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Model: Shruthy Menon
Conceptualization & Photos: Jinson Abraham
Text: Atheena Wilson
Styling: Lakshmi Babu
Make Up & Hair: Jeena
Image Manipulation: Jemini Ghosh
Assistant Photographer: Arun Menon
Jewelry: A Geera Pai, Broadway
Location Courtesy: Marari Villas, Marari Beach

A tryst with bequeathed treasures, she discovers the story and beauty of gold.

Yesteryears rusted an antique jewelry box, for it teased her with a promise of something everlasting, gold. But today she was unamused with her gifts. Hushed hours, she disrobed to feel whole but only a door away, she was to walk through as bride in the ides of October. Simplicity was a war in her mind, an expression that was hushed by the giants of bequeathed adornments.


Lulled by uncertainty, she felt the kashumalla rest on her décolletage. The cold touch of the metal was an awakening realization. She was a part of a silent conversation as she gathered the faint whispers of her ancestors, the humble request to be adorned in gold. It was a mystery that complicated itself in a rut of endless conversations. Gold never failed to be a part of the modern times, something so old fashioned led to the extremes of avarice and ostentation.

The sunlight streamed in, sharp silhouettes crawled on her skin, but the tiered necklace rested on the blade of her shoulders. She wore the udayanam that clung to her waist, beautifully carved with the deity -Lakshmi the goddess. She recollected her mother’s wedding photos. Twentyfive years ago, her mother wore it around her maroon Kanchipuram saree and now her fingers ran over it the same way her mother felt it. Against her bare skin, it shone.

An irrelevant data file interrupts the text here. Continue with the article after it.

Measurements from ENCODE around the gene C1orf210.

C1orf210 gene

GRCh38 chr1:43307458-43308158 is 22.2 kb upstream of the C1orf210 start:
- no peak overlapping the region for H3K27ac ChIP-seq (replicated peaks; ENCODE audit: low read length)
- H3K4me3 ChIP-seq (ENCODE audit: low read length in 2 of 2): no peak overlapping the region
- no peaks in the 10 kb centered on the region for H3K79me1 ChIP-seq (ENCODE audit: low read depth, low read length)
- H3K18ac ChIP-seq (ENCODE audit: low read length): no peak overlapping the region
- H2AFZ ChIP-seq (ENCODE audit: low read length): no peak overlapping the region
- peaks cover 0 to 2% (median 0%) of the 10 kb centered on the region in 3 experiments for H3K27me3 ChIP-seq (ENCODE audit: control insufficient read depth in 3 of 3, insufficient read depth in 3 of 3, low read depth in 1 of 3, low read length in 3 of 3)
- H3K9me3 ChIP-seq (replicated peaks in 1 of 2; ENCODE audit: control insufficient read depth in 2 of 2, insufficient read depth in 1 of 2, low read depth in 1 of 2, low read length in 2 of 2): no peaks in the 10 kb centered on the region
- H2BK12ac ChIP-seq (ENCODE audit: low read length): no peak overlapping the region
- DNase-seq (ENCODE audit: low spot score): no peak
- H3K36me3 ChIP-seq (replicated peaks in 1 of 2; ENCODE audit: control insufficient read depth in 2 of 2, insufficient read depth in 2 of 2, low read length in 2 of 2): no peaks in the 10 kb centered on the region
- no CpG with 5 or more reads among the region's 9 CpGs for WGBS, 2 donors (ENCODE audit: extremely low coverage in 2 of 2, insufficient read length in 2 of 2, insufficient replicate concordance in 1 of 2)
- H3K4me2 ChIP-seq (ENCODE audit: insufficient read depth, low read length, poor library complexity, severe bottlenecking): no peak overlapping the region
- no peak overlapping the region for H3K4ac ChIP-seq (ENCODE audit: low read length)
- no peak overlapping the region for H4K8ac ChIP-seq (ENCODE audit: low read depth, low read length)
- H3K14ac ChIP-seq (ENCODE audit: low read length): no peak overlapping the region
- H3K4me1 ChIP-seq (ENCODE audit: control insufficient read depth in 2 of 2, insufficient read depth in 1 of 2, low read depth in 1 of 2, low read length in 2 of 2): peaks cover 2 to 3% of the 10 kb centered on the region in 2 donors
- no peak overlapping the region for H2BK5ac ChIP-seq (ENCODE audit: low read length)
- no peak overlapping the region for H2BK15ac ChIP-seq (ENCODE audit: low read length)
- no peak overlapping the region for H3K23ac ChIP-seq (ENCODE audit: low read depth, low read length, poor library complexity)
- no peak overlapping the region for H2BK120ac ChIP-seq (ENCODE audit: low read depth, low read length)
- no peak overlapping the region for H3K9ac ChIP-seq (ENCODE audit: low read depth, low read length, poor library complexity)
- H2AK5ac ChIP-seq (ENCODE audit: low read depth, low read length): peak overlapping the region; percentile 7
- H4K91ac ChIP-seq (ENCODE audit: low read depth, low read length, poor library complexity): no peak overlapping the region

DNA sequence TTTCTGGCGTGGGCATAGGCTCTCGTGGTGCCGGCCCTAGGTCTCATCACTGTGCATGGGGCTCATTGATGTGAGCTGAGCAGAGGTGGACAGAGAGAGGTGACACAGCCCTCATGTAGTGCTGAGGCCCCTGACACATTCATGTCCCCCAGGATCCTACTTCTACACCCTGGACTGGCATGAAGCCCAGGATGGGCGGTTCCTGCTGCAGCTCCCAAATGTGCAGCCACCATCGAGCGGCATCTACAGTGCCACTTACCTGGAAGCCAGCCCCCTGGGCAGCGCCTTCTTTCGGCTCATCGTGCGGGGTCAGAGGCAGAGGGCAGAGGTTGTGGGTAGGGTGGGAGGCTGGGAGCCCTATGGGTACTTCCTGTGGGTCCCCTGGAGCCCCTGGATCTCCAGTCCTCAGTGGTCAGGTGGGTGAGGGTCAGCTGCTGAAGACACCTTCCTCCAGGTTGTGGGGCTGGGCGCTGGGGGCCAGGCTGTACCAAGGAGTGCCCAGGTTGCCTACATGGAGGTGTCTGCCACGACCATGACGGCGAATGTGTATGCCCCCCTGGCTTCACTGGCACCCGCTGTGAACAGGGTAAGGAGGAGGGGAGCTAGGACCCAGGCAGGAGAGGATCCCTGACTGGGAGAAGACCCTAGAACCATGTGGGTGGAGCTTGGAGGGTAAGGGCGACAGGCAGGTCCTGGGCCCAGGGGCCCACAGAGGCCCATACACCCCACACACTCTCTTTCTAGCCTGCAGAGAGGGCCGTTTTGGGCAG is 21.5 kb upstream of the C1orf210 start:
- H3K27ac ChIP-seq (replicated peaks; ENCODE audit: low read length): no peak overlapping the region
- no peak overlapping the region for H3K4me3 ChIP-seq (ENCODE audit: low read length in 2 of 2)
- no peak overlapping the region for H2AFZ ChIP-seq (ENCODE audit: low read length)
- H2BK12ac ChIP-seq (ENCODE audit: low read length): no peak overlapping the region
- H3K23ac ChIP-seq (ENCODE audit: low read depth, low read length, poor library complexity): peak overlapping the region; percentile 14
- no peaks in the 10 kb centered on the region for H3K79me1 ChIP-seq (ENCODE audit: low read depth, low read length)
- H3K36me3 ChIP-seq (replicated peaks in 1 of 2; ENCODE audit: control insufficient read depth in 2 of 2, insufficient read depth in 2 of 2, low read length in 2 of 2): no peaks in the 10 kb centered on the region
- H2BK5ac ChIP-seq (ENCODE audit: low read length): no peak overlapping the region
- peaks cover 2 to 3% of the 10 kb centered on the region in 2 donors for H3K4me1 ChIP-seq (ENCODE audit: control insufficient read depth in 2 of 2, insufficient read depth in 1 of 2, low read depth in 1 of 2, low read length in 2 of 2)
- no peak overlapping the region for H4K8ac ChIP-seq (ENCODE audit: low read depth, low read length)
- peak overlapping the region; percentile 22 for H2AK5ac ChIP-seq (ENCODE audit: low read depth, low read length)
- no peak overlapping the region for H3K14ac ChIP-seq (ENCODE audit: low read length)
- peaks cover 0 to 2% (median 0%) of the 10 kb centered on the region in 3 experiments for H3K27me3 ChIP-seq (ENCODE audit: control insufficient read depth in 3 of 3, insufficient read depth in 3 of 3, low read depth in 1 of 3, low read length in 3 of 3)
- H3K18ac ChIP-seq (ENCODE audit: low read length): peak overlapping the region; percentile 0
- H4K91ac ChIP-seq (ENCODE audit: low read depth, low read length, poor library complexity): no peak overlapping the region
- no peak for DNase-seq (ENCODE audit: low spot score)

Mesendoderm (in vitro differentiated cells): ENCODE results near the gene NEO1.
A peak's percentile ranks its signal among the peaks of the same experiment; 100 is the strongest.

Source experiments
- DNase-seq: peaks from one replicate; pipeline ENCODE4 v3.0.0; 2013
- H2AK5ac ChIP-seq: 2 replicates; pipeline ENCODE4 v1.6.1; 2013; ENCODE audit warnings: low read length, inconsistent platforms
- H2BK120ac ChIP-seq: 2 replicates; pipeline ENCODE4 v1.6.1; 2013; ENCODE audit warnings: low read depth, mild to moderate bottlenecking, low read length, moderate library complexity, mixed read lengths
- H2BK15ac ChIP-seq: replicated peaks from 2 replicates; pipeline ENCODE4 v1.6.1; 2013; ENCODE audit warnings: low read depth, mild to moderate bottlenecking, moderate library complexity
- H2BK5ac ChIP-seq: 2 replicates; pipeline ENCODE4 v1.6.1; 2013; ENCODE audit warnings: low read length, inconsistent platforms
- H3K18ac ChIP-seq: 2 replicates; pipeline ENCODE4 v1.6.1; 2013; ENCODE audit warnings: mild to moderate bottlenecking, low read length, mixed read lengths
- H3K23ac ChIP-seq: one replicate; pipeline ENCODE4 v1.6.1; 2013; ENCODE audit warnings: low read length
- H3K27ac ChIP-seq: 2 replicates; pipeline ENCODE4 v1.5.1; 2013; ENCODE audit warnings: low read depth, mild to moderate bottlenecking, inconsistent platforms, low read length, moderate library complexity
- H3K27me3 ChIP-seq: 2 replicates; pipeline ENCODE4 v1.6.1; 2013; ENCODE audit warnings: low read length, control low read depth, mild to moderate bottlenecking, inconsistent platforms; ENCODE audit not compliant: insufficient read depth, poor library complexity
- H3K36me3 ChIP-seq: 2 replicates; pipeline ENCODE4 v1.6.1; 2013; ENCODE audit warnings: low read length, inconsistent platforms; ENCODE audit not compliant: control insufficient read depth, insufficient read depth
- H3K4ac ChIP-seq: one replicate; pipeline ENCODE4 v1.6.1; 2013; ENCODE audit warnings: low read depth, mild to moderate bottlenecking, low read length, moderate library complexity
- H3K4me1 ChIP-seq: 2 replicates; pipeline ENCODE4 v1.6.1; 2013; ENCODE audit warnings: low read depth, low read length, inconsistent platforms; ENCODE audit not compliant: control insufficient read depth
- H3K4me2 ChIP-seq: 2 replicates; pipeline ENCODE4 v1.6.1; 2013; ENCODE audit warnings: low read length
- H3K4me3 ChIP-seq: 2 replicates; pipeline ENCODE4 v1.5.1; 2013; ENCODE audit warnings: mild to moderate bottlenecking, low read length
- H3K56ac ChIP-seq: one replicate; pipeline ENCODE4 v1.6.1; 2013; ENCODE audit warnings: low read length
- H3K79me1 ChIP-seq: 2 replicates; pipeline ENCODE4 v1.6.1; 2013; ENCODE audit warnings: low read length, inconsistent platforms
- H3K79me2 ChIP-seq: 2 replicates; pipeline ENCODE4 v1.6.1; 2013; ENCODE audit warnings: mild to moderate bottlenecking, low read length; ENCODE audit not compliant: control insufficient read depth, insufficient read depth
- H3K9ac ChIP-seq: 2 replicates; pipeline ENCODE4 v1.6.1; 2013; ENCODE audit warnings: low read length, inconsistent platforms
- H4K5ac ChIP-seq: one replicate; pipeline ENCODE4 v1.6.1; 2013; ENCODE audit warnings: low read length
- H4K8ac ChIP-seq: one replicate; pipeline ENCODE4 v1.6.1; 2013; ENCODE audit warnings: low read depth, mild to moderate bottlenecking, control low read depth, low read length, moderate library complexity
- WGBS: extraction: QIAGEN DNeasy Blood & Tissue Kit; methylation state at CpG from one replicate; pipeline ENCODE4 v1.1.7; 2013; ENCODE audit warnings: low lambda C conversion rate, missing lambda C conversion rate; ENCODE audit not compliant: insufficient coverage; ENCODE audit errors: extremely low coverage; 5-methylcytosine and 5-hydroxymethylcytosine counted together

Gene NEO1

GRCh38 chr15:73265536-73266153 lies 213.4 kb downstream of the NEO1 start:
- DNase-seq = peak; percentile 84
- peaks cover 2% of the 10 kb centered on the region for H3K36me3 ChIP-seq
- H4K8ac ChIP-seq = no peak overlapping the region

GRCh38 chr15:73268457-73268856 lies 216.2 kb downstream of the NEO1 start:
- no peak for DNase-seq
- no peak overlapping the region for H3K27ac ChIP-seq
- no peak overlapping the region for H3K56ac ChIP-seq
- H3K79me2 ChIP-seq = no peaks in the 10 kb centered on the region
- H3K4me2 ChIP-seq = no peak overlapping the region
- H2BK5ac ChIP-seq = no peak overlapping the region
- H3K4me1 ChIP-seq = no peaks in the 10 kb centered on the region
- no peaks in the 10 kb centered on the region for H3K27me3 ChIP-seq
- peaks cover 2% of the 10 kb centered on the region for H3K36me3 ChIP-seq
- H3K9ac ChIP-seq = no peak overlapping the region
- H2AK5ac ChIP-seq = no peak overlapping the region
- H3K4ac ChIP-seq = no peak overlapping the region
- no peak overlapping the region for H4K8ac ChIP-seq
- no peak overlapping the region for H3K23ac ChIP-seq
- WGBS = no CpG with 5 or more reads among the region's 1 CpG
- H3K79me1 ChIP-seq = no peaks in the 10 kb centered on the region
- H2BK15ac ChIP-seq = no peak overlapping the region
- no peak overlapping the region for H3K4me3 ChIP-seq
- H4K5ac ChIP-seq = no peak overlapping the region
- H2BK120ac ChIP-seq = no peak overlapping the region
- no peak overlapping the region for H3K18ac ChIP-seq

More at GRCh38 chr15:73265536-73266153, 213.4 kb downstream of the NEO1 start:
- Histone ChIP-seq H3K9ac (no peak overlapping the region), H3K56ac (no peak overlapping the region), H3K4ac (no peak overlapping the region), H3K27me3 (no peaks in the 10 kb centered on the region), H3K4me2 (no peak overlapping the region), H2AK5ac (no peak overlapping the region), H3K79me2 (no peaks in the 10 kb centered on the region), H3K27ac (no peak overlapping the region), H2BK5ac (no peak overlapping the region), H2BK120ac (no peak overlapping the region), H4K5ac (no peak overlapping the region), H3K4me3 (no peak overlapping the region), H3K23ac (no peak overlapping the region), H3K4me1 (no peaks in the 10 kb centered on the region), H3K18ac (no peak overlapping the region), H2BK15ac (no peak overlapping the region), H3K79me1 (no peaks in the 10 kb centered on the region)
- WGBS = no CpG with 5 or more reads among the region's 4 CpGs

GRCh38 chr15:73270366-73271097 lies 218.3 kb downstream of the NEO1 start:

As she discovered each piece, she felt she wore a memory and felt complete. The jewelry box hid an anklet. The one that was on her grandmother’s ankle, shying away under her demure sarees. Years ago in a kitchen that cloaked too many shadows, her grandmother reached for the pickle jar – she was on her heels and revealed her pair of anklets. They were surreptiously more beautiful than the golden sun. The bride stripped herself of the saree, to be solely in her skin. She wore the anklet this time, unlike her grandmother- unhidden.



fwd-vivah-and-she-became-gold-jinson-abraham-photography-5Her face was unabashedly confident to be nude. Adorned with the maang tikka and nose ring, she became coy, for she felt she was mythical. An unfamiliar face, she saw a semblance with women in famous paintings. Her fingers rode over her bindi clad forehead, one that bore kisses of blessings from her kin.

She sat in front of the mirror, without a quiver she wore each necklace. She became a woman in the eyes of the women who framed her. Whispers faded, she’s become a bride.

 As the doors open, there will be brimful smiles. Years later, a few whispers shall ring in her daughter’s ears.